When I finally made the decision to take the plunge back into PC gaming late last year, I took some time to actively consider OnLive. The concept was appealing at first blush. No need to worry about a new graphics card, or even a new monitor. Just plug any PC (or netbook, or Mac) into your HD TV, sit back, and play PC games. All the hard work is done in their servers remotely, and all I'd need is the right size internet connection and, whiz bang, I'm back in the saddle again. Hands down, this would have been the least expensive option for me, but I just couldn’t do it.
The problems for me were two-fold. First, there was a critical mass of users on my primary platform, the Xbox 360. I knew damn well there was a group of users just as large, if not larger, on the PC. These were my friends and GWJrs alike, and to enter the OnLive space would have been to leave them behind. Part of the joy I have of gaming is multi-player, and I was not confident that I would have the same experience inside such a small community as OnLive.
Second, there was the catalog. While the 360 has many exclusives, there were many games I couldn't play because they were on the PS3 or the PC. To take the leap into OnLive would have given me access to dozens of PC-exclusive titles, but as far as limiting my library it would only have exacerbated the situation.
And so I made the decision to build my own PC, because the best gaming experience lay there and there alone. But I can look into the future and see a time when OnLive and its partners can contribute to gaming in real and surprising ways.
You've made it this far into my diatribe, so a little full disclosure. Once upon a time ago I did business with OnLive. Nothing I say here will have anything to do with the NDAs I may or may not have signed, and know that what I say here is entirely my own opinion and not that of my former employer. In fact, every bit of background knowledge I reference here can be found in OnLive’s press conference from GDC in 2009.
One thing that OnLive has going for it right now is momentum. Even before their service went live, they had most of the major publishers, from EA to Take Two, on board. Why? Two reasons. The chief reason a publisher would want into OnLive is the elimination of the piracy tax. If your game never leaves a proprietary data center, if the only element of gameplay forced down to users is a video feed, then you can’t pirate the game. I can also envision a scenario where porting the game code into the OnLive cloud is cheap, if not entirely free, in terms of development costs.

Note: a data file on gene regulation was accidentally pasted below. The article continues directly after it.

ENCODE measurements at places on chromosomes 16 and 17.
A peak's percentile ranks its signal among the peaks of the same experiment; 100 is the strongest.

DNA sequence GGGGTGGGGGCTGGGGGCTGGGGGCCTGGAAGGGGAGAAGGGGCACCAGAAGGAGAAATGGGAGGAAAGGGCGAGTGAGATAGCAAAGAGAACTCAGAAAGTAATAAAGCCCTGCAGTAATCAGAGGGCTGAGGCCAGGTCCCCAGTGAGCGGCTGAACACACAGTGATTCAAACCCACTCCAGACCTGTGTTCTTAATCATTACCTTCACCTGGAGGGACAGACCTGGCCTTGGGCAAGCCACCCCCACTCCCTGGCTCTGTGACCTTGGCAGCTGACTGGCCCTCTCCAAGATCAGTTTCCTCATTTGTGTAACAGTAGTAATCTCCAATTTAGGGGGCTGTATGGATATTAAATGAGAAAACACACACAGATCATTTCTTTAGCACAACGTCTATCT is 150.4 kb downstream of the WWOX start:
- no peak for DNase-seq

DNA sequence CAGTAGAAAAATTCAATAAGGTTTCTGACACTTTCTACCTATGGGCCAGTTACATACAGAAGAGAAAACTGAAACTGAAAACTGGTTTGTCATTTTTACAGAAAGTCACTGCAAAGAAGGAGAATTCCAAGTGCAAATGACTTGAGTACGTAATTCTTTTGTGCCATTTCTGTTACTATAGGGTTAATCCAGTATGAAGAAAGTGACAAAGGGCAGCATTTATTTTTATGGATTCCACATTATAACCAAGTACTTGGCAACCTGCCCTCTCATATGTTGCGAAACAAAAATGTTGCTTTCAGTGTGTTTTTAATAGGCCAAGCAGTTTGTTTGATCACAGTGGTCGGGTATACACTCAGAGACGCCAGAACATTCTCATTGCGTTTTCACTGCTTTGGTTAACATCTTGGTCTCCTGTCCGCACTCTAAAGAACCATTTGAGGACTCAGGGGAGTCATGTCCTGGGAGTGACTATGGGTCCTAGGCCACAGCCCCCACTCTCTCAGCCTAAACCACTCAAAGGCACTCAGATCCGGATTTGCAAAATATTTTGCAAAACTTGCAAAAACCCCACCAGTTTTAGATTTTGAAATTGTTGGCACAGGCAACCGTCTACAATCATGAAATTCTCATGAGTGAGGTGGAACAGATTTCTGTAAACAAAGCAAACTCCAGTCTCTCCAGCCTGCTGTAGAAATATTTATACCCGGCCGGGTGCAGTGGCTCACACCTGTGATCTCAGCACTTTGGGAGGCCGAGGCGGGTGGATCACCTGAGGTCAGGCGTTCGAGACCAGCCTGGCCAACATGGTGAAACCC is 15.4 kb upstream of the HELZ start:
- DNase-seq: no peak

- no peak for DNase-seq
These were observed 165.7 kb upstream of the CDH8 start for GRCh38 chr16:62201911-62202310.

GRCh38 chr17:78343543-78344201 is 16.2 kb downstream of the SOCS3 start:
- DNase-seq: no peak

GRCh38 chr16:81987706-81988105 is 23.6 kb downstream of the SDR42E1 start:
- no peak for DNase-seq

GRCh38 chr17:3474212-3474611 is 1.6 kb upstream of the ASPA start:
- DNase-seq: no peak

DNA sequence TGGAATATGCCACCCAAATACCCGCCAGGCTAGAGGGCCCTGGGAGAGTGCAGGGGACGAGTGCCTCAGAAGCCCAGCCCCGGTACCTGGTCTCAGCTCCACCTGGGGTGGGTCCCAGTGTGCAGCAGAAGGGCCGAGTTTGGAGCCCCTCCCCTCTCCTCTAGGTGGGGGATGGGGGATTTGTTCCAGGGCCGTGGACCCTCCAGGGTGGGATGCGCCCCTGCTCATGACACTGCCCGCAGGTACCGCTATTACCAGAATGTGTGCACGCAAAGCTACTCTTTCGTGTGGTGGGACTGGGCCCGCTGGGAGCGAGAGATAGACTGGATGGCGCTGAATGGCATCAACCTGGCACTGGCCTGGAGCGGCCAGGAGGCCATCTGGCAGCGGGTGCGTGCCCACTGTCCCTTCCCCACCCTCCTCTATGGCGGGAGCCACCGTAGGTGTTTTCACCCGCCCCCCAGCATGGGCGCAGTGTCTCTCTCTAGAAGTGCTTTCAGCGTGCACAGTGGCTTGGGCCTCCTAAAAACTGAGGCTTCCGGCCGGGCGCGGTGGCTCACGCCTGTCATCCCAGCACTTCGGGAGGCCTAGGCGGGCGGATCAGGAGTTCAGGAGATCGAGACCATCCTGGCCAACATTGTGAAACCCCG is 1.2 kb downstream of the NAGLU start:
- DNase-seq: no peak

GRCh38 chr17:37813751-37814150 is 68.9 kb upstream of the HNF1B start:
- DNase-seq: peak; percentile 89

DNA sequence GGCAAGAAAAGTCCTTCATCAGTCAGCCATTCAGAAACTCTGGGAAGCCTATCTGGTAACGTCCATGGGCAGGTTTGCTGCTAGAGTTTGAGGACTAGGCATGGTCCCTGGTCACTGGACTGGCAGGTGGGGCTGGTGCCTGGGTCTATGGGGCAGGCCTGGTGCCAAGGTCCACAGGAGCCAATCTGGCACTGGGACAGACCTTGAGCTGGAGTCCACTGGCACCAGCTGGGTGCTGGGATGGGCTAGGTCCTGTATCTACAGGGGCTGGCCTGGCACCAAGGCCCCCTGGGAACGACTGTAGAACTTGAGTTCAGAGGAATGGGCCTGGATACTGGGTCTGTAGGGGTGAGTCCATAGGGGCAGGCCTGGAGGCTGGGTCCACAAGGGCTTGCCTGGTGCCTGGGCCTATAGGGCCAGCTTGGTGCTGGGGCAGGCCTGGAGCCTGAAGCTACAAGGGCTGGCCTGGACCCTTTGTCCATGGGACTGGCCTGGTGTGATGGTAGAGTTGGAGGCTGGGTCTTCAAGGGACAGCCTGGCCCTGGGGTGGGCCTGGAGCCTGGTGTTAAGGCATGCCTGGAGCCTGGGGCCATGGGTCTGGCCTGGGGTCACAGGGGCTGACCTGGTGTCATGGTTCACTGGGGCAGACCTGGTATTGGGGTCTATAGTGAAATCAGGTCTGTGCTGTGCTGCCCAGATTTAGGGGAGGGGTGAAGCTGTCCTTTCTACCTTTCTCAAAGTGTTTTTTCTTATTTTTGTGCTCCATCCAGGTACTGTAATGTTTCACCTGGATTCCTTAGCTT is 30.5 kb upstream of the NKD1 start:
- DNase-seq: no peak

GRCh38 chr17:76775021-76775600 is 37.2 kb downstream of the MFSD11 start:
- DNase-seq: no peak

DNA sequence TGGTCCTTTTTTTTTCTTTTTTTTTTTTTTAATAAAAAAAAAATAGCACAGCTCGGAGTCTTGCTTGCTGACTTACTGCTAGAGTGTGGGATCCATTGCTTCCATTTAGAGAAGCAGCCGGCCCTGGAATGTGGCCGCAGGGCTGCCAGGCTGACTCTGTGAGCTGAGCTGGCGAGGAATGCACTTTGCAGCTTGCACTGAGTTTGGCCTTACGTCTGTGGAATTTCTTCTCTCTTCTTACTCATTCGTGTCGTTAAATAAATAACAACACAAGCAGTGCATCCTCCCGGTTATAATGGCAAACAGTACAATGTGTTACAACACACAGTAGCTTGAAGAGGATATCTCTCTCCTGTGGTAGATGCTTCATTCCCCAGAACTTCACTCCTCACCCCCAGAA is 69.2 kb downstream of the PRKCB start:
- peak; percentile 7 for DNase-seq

Another sign of momentum is the increased size of their catalog. OnLive now offers 100 games for sale or rent on their cloud system, and regularly has tournaments, contests, and Steam-like sales. If this isn’t actual momentum, at least it’s a good approximation of momentum. It appears just as attractive to some gamers as Steam or a new PC, and the multi-platform availability (TV, PC, Mac, netbook, and eventually phone) has a target market out there in the wild.
So what is this momentum building towards? Well, making OnLive the fourth console. 360, PS3, Wii, and OnLive. What I’m saying is that OnLive intends to leave traditional PC gaming in the dust, to relegate it to obscurity. And here’s how they might be able to do it.
If you dig a bit into the structure of the OnLive family of companies you see that they are a subsidiary of a company called Rearden Labs. Rearden was founded, and is currently owned by, one Steve Perlman. He’s not some gray-haired Silicon Valley investor, he’s an old-school computer engineer of the first order. His CV goes all the way back to Atari, and he happened to create WebTV (the design team behind which ultimately birthed the Xbox360), had a hand in developing QuickTime for the Macintosh as well as modems for Sega and Nintendo. He has all the knowledge and experience to have real, hands-on input into most of the aspects of the technology that makes OnLive work. This makes him fairly unique among platform owners.
Another Rearden subsidiary is Mova. This is the same company that did CGI work for The Curious Case of Benjamin Button and, to quote a recent GamesIndustry.biz article, the latest entries in the Pirates of the Caribbean, Harry Potter and Transformers series. Mova seems fairly secretive, but if you hit their site you can learn what you need to know about their motion capture technology.